NGC 281 – The Pacman nebula

GC 281 an emission nebula in Cassiopeia

The Pacman nebula, as NGC 281 is also called becaue of it’s shape, is special for me, as I stumbled upon it in an image I took of coment Hale Bopp in 1997. Since that time I wanted to make close-up image of this small emission nebula.

NGC 281 – Emission nebula in Cassiopeia, 56x180s, Astro-Professional 80mm f/7 ED refractor, QHY163c cooled CMOS camera. Cropped.

The nebula is created by bright young stars ionizing the gas in a molecular cloud, making it glow. It glows in the red light of excited Hydrogen.

The brightest star in the center is believed the main source for the ionizing UV and X-Ray radiation. It is a luminous O6 star, belonging to the brightest and hottest (apart from white dwarfs) spectral class.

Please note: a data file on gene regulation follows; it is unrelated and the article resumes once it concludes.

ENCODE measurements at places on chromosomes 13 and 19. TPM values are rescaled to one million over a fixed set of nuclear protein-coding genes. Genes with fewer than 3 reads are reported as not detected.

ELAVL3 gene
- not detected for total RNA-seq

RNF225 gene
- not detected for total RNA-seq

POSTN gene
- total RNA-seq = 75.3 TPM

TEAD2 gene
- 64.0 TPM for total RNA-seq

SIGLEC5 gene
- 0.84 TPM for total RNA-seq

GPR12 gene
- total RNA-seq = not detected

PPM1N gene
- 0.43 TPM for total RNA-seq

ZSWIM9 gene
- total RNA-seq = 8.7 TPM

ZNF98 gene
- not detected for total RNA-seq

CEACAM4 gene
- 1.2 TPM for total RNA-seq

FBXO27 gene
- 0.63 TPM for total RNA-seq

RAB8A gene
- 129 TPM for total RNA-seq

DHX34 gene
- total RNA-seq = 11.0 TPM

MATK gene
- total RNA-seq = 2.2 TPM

Close up view of the nebula, showing the dark molecular globules silhouetted against the glowing hydrogen gas.

NGC 281 – Emission nebula in Cassiopeia, 56x180s, Astro-Professional 80mm f/7 ED refractor, QHY163c cooled CMOS camera. Crop of the nebula.

NGC281 was discovered by Edward Emerson Barnard, a self-taught astronomer, who pioneered deep-sky astrophotography in the 19th century. At that time he was still working as a photography assistant in a studio. He was actually searching for comets, hoping he would get a financial reward.